A Few Days of Creek Fishing

You've probably noticed I never talk about the nuts and bolts of fishing. I guess that would be the hook and tackle (hooks and tackle?) of fishing. Whatever it's called, I don't do it.

Twelve or so years ago I gave it a try, but noticed that I was constantly repeating myself. That happened in a little over a year. The 10th time I caught myself talking about how to fish current breaks in rivers, I gave up. Since anything you want to know about fishing is somewhere on the internet, now if anyone asks I give them key words to plug into Google and tell them to look it up.

I give virtually no thought to the equipment I use. A couple of friends taught me what good equipment to use and I use that good equipment they taught me. Rod types, guide types, reel types, gear ratios and the wide variety of lines available to use all mean nothing to me. I never mention lures, lure manufacturers, what kind of hooks I'm using, how to sharpen them or whether or not I attach my treble hooks to my hard body lures with or without a split ring.

That kind of obsession with mechanics probably comes from the same area of the brain where the obsession for the details of sports statistics comes from. I don't watch or pay attention to any sports so I have a feeling I'm simply missing that part of my brain. Frees up a lot more time for fishing.

There once was an outdoor writer I liked to read, then one day he disappeared. Articles by him stopped appearing anywhere. About a year later I ran into him and asked him why he quit writing.

"I ran out of ways to tell guys how to rig and fish a plastic worm."

I found it interesting that I ran into him at his new job. In a fly fishing shop. I don't recall him ever mentioning that he fly fished.

In Illinois, if you fish rivers and creeks you're primarily fishing for smallmouth bass.

You could fish for catfish, but why?

There are no trout here in Illinois, whatever those are out in Lake Michigan don't count. As soon as you start fishing for smallies it's assumed you're after the pigs, hawgs and bombers of that species.

I just like to catch fish, species and size don't matter.

That's the benefit of fishing creeks, you never know what is going to wind up on the end of your line. Sometimes there's some size to them, most of the time not.

Fish that you normally think of as lake dwelling fish will suddenly school up and that's all you catch.

My friend Bob Long, Jr. once told me that I was a bass angler with a trout anglers sensibilities. I'm assuming he meant my penchant for not caring about fish size. Trout anglers seem to have no problem showing off their hand sized catches with pride. Though I have noticed that even they talk more and more about trophy trout and the pursuit of stream hawgs. Even Bob's revered trout sensibility seems to be getting replaced with the bass neanderthals pursuit of big meat.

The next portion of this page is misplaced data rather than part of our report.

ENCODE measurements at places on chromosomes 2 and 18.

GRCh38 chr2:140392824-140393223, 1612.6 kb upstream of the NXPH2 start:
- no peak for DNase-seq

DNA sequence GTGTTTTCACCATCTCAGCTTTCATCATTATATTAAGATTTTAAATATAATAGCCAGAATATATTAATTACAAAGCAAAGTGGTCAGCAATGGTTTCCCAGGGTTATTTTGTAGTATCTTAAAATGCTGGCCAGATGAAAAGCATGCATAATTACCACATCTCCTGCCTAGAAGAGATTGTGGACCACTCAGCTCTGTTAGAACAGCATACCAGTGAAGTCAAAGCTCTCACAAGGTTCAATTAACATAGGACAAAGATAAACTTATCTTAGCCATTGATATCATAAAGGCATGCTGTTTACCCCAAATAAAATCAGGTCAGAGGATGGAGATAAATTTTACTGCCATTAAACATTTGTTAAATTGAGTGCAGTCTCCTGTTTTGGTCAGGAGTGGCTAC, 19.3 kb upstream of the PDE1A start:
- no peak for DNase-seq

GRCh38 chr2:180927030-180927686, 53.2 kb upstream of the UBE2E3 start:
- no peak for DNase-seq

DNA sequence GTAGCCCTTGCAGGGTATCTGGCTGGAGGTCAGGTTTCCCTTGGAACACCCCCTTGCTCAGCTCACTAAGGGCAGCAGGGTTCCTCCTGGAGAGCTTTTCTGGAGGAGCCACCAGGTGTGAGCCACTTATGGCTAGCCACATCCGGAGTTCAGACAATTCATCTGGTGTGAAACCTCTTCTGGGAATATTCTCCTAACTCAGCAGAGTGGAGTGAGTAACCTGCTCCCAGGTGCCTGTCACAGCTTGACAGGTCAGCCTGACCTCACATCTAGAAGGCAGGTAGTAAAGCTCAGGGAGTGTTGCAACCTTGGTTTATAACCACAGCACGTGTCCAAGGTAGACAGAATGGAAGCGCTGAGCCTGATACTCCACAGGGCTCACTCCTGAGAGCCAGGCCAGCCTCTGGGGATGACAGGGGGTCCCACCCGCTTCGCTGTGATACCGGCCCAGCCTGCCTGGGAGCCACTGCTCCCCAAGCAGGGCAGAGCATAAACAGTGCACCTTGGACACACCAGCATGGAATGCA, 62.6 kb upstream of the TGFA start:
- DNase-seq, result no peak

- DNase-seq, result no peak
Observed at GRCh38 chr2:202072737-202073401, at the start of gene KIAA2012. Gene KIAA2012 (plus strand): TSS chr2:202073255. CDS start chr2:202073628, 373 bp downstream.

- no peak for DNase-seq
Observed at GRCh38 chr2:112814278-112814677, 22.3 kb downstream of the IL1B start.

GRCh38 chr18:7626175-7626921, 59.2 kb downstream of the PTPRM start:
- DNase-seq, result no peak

I still prefer the pursuit of anything willing to hit.

My friend Ed Schmitt sent me an email recently with a simple question and comment.

"If you had to pick the Fox River or the creeks to fish the rest of your life which would you pick? You can only pick one and fish nowhere else."

Creeks, was my simple answer.

I like to think I have a certain sensibility in conveying what it takes to seek out and fish the smaller creeks. The search alone takes you down roads easily passed when pursuing larger waters.

Once out on a creek you have no choice but to pay closer attention to your surroundings. You're surroundings are right up on top of you. Standing tight against one shore to make the short 20 foot cast to the opposite shore forces you to look around and possibly notice what is normally unnoticed.

With no where to go but down stream, everything eventually goes there. The force of water through narrow channels, combined with massive downed trees, makes sculpture that looks effortless.

A little distraction from the surroundings is always welcome. Another tug on the line and another species caught.

Of course there are those that think they own the creeks. They think they have the right to keep the wading angler from wandering down the waterway along their property.

He's just a private citizen now, but you would think that during his years in Congress someone might have brought up the federal river laws. I'll assume the sign on the edge of his property means no fishing while standing on his property. There really is no need to contact the United States Capitol Police Chief if I happen to feel like wading down the creek. As I said, he's a private citizen again and, he should know better.

Two creeks fished 3 times over the last few days. My fascination with them never seems to end. Around each bend is a whole new creek to learn, each small stretch is completely different from the last one.

Ed's comment didn't say I could only fish Fox River creeks. In the collection of junk on my computer I recently came across a list of creeks with detailed directions on how to get to them. I have no idea where this list came from. Maybe whoever made it and sent it to me will get in touch.

There are over 30 creeks listed, spanning an area from Chicago to the Mississippi River and from the Illinois/Wisconsin line to about I-80. Considering how long it's taken me to cover the amount of miles on the creeks I've covered so far, I would need a second life time just to cover what's on this list.

I guess I should get started soon. Time's a wasting.

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